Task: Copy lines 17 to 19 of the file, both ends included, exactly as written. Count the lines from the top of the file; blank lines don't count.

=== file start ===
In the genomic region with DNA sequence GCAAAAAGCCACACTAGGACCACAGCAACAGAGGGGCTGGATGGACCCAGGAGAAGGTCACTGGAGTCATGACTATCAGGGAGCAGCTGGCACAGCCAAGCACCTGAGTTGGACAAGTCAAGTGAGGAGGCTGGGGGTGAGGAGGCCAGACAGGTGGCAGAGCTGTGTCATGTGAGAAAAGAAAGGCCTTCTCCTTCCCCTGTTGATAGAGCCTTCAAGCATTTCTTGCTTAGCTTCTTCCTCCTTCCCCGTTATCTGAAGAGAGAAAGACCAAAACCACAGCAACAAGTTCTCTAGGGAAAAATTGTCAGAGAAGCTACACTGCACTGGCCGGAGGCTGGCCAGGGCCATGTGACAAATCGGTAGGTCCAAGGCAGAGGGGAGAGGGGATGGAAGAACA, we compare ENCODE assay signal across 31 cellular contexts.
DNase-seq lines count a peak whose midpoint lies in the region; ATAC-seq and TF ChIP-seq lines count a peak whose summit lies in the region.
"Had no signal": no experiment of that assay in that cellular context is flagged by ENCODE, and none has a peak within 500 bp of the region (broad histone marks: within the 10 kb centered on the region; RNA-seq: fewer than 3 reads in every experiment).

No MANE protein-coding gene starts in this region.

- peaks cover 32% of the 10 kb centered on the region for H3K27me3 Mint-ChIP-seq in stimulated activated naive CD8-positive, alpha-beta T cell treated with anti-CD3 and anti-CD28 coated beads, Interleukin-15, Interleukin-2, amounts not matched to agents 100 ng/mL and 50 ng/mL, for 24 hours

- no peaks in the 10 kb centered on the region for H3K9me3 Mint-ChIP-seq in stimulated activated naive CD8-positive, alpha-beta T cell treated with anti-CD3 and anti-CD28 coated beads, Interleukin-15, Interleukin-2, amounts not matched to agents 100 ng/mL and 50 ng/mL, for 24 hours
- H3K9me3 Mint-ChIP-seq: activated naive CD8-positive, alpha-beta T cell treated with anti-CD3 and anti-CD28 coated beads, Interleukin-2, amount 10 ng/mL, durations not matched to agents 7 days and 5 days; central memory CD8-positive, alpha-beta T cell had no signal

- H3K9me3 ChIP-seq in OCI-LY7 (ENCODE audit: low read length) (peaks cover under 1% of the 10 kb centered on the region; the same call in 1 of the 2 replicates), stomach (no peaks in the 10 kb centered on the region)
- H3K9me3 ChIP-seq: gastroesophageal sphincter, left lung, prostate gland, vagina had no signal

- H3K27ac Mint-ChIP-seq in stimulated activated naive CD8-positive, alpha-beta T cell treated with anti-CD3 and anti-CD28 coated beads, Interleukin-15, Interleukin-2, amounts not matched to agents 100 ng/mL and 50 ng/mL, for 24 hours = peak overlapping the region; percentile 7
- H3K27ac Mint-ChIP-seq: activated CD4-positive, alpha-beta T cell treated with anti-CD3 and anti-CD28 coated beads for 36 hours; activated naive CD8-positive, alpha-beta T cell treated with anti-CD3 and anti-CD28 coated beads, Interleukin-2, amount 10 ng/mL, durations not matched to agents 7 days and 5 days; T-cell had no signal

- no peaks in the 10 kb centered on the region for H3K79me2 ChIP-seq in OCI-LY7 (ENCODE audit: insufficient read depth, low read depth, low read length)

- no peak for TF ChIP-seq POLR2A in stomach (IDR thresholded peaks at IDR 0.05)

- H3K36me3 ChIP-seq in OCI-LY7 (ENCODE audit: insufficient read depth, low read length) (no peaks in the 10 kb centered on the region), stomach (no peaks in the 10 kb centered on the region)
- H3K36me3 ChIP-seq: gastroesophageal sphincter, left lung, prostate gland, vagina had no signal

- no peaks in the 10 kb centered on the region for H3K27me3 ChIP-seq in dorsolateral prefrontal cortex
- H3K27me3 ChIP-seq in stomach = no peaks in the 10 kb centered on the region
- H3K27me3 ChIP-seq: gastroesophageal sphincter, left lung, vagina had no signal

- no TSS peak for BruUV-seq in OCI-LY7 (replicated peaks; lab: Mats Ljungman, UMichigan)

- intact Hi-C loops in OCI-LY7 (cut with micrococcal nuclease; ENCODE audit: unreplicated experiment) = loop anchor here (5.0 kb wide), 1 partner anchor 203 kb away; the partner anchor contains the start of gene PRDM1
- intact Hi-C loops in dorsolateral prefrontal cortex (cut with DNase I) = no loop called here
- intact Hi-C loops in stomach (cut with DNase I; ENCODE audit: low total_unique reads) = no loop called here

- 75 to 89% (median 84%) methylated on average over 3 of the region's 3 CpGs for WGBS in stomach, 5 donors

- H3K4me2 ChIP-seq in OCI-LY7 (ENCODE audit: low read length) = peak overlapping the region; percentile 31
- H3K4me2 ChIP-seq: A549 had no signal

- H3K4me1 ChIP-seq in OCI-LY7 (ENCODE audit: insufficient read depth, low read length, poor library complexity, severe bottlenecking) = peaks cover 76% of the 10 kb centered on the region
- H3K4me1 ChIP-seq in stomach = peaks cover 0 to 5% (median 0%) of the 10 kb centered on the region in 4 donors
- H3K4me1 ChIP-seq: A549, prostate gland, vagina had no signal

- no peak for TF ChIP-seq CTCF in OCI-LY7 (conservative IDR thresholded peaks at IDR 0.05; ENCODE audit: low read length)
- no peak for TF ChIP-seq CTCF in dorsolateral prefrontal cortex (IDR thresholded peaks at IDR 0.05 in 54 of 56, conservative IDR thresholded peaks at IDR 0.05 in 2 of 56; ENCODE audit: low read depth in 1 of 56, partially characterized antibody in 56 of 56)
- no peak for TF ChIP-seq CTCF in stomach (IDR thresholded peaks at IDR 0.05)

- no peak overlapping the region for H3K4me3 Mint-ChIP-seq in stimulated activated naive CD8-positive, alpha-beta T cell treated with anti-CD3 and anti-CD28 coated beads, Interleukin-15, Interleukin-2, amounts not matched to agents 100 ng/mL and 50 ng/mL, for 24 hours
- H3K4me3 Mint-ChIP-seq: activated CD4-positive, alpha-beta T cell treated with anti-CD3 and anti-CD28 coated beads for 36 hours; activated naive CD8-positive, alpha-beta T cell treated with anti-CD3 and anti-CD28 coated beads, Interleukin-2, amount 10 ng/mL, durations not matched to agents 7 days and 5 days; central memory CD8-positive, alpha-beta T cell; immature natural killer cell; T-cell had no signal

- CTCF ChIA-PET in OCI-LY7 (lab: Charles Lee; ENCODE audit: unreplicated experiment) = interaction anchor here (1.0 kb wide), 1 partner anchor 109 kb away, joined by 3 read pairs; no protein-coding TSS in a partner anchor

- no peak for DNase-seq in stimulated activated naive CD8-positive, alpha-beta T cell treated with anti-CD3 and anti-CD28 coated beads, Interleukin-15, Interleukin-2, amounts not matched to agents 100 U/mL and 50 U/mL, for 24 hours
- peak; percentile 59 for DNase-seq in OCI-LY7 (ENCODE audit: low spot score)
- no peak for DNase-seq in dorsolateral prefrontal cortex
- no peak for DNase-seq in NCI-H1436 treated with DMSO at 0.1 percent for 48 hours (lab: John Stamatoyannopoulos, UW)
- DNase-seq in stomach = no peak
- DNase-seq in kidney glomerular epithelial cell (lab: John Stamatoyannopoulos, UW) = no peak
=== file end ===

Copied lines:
- H3K27me3 ChIP-seq in stomach = no peaks in the 10 kb centered on the region
- H3K27me3 ChIP-seq: gastroesophageal sphincter, left lung, vagina had no signal

- no TSS peak for BruUV-seq in OCI-LY7 (replicated peaks; lab: Mats Ljungman, UMichigan)